I'd rate this 8.0 out of 10 and recommend it to anyone who enjoys English historicals.

Monday, February 9, 2009

Tanner's Scheme by Lora Leigh

Tanner's Scheme is another in Leigh's Feline Breeds series. The series features a world like ours but with genetically engineered beings who were created to be the perfect soldier. Of course some humans want to eliminate them since they've broken free and made a life for themselves. One of the main enemies of the Breeds is the heroine's father.

I enjoyed this book very much, but I did find the heroine's name, Scheme, annoying as hell. I also thought there was a period after the hero Tanner kidnaps Scheme and is holding her prisoner where the book got bogged down for a short period. Other than those two minor points, this book is a fast paced, action filled, steamy romance. The paranormal elements are fascinating, but I think there is more focus in the book on the suspense and action. There were twists and turns and a very nerve-wracking and emotional ending. Of course, with any Lora Leigh book, you know there will be very erotic love scenes.

I'll rate this book 7.5 out of 10 and I can't wait to read her new Coyote Breeds books, Soul Deep and Coyote's Mate.

Taken By a Viking by Michelle Styles

I picked up this book because I was in the mood for a medieval historical. There aren't that many of them out there and I hadn't read one in a long time. Unfortunately, I wasn't very impressed with this one.

Taken By the Viking surprise here...about a woman, Annis, who is kidnapped from Northumbria in 793 and taken to Haakon Haroldson's homeland to be held for ransom. I thought the book was well written, I just didn't ever really care about the characters. I did think the writer did a good job of integrating the history into the story and it felt accurate to me (though I am no expert on that period.) I liked the action sequences, particularly at the end of the book.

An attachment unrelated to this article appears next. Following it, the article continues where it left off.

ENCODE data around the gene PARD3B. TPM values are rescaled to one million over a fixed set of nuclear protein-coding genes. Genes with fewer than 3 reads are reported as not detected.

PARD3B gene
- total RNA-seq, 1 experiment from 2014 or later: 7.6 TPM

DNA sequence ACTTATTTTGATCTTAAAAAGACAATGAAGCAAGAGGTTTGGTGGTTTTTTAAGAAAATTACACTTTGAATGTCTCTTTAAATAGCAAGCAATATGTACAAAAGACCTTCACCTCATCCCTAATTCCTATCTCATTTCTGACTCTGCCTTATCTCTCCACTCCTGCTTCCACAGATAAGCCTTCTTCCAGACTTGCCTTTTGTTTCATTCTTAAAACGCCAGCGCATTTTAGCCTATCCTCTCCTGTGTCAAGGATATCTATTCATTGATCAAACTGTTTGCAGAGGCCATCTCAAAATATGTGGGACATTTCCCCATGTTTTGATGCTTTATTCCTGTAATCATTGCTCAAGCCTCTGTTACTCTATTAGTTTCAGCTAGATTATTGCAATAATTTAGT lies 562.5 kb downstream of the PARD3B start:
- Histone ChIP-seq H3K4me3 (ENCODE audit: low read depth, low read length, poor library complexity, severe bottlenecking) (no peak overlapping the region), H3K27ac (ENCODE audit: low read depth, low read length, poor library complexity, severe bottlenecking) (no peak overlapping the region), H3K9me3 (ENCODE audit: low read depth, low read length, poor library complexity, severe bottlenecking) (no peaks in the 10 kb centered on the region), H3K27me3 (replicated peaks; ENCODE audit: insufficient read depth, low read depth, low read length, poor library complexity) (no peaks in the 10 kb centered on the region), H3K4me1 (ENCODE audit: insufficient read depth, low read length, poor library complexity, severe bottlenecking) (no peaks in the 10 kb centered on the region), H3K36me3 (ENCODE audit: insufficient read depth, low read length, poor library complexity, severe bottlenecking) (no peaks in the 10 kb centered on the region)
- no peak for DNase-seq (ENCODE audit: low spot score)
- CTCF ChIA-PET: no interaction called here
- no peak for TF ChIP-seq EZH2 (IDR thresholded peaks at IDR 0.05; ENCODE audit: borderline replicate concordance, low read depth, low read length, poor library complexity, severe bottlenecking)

I'm not sure why I never felt drawn into this story. It may be that it was more my fault than the author's. I plan to try another medieval to see if maybe the period just doesn't catch my interest. I'd rate this book a 6.5 out of 10.

Kiss of a Demon King by Kresley Cole

Kresley Cole does it again. If I counted correctly, this is the 7th in her Immortals After Dark series and once more she hits a home run. She is the master (mistress?) of keeping a series fresh. Each book is quite different and each one has everything you could ask for in a paranormal romance.

Kiss of a Demon King features Rydstrom, the Demon King, who has played a small role in previous books. The heroine is Sabine, the Sorceress of Illusions, who is working for the evil Omort. Sabine imprisions Rydstrom and the story begins. As soon as I got over the confusion I felt because this book takes place at the same time as the previous book, I enjoyed it very much. The hero and heroine were complex and fascinating, not your typical romance types but all the more interesting because of their differences.

If you liked Cole's previous books, you will not be disappointed in this one. If you haven't read her before, what are you waiting for? I'd rate this book an 8.0 out of 10.